Splay leg is a condition of the musculoskeletal system that affects the coxofemoral joint, femur, stifle joint, tibiotarsus, tarsal joint, and/or tarsometatarsus. This causes one or both of the chicks legs to “splay” to the side and makes it so they cannot stand upright. Splay leg has several causes and for the best prognosis, proper corrective treatment needs to begin within 24-48 hours of symptom onset. Once corrective treatment has begun, full improvement should occur within 3-6 days. Severe cases may require a hands on vet.
- Vitamin E deficiency
- Selenium deficiency
- Valgus/varus malposition
- Incorrect incubation
- Calcium and Vitamin D3 deficiency causing weaker bones and growth plates
- Ensure parent stock has proper nutrition and come from quality lines
- Do not hatch eggs from hens under ONE year old
- Ensure proper weight loss of egg during incubation, avoid excess humidity
- Use proper substrate (bedding) for chicks and avoid slick surfaces
- Proper diet for the age and species, making sure to avoid excessive calcium
- Supplement with an appropriate vitamin supplement such as, Poultry Cell, Vitamin B Complex
- Keep chick confined to a deep cup lined with a soft “fluffy” cloth – clean several times per day – can use this along with hobbles. Make sure to attach small bowls to the cup for food and water
- Foam – change every 2-4 days – can use a make-up or thin kitchen sponge, cut a slit for each leg on one side of the sponge, insert legs gently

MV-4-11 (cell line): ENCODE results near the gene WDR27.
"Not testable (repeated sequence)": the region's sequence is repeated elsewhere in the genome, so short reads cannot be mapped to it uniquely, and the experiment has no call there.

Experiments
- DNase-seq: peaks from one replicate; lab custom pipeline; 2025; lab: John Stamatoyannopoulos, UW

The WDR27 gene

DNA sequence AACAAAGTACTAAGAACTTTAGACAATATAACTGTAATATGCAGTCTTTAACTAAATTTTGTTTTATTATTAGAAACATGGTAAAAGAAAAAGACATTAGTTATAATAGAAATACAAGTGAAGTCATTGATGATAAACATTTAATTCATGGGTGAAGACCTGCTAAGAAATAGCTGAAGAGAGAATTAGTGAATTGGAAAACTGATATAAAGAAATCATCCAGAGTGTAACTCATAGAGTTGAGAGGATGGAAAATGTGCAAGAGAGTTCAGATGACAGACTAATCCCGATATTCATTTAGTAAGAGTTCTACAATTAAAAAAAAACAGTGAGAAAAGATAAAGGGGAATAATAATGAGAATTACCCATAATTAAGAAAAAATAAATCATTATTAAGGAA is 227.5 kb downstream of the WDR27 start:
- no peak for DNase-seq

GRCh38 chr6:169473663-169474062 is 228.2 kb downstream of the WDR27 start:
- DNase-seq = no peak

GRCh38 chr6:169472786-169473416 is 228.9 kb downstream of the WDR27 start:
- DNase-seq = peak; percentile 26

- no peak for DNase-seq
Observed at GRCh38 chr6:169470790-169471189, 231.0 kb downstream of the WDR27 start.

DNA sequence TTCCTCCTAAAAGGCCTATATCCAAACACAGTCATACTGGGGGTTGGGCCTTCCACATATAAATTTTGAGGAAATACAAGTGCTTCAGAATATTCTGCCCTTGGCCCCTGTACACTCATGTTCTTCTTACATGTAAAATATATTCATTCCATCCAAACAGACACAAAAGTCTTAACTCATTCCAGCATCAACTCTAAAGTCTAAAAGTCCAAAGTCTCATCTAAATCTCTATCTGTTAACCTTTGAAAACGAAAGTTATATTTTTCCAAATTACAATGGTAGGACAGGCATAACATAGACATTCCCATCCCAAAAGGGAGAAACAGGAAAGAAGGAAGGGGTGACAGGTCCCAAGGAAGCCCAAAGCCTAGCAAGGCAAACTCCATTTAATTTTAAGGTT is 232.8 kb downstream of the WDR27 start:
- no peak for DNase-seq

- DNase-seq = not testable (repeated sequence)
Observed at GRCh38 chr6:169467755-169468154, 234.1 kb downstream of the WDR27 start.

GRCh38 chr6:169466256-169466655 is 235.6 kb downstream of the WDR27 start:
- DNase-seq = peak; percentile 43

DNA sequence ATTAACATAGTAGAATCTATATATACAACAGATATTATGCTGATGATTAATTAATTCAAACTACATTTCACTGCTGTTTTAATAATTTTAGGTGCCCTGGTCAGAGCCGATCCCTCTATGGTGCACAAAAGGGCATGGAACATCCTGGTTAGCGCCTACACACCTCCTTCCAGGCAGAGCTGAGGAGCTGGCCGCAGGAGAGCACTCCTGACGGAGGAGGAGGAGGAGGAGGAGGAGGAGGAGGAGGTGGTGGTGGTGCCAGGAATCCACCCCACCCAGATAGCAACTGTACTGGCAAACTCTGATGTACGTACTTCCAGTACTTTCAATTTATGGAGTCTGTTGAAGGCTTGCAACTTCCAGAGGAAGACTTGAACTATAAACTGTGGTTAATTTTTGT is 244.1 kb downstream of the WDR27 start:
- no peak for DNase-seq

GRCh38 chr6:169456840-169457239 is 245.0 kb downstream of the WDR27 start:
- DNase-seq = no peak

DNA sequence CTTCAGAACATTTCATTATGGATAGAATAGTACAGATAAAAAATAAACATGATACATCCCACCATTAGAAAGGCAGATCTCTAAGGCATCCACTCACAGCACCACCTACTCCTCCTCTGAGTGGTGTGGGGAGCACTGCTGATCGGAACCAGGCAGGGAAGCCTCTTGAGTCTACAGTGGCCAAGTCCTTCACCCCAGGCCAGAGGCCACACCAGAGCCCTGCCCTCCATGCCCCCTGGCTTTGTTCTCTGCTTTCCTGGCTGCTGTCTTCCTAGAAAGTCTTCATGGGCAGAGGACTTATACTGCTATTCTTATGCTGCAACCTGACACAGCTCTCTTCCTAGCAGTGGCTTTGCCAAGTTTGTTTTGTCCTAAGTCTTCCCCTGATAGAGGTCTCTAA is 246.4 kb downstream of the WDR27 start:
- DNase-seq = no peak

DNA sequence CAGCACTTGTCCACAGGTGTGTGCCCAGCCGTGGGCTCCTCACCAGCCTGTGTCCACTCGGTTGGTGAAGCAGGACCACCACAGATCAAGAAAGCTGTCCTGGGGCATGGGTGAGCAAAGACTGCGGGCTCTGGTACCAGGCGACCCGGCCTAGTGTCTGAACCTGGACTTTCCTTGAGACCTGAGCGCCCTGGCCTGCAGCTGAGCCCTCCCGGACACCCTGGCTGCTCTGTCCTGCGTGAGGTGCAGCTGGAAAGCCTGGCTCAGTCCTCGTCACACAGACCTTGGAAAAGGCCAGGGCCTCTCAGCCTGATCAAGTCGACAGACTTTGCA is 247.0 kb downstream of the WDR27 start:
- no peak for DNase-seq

- Vet tape – change daily to every other day
- Pipe cleaner – change daily to every other day
- Rubber band with drinking straw between legs – change daily to every other day
- Chick should be able to stand with legs slightly farther apart than normal
- If chick is feather legged, a piece a t-shirt can be wrapped around their leg before using vet tape
- Make sure to scratch the back of their neck and any other place that they cannot reach due to the hobbles, this will prevent any skin issues from lack of stimulation
- When using hobbles, it is recommended to remove the water dish to prevent accidental drowning as they will be extremely uncoordinated. You will need to provide the chick with supervised drinking time at least 6 times per day. Make sure to closely monitor chick for food intake and weight gain.
Blackwell’s Five Minute Veterinary Consult – Avian
Backyard Poultry Medicine and Surgery A Guide for Veterinary Practitioners
Avian Medicine: Principles and Application
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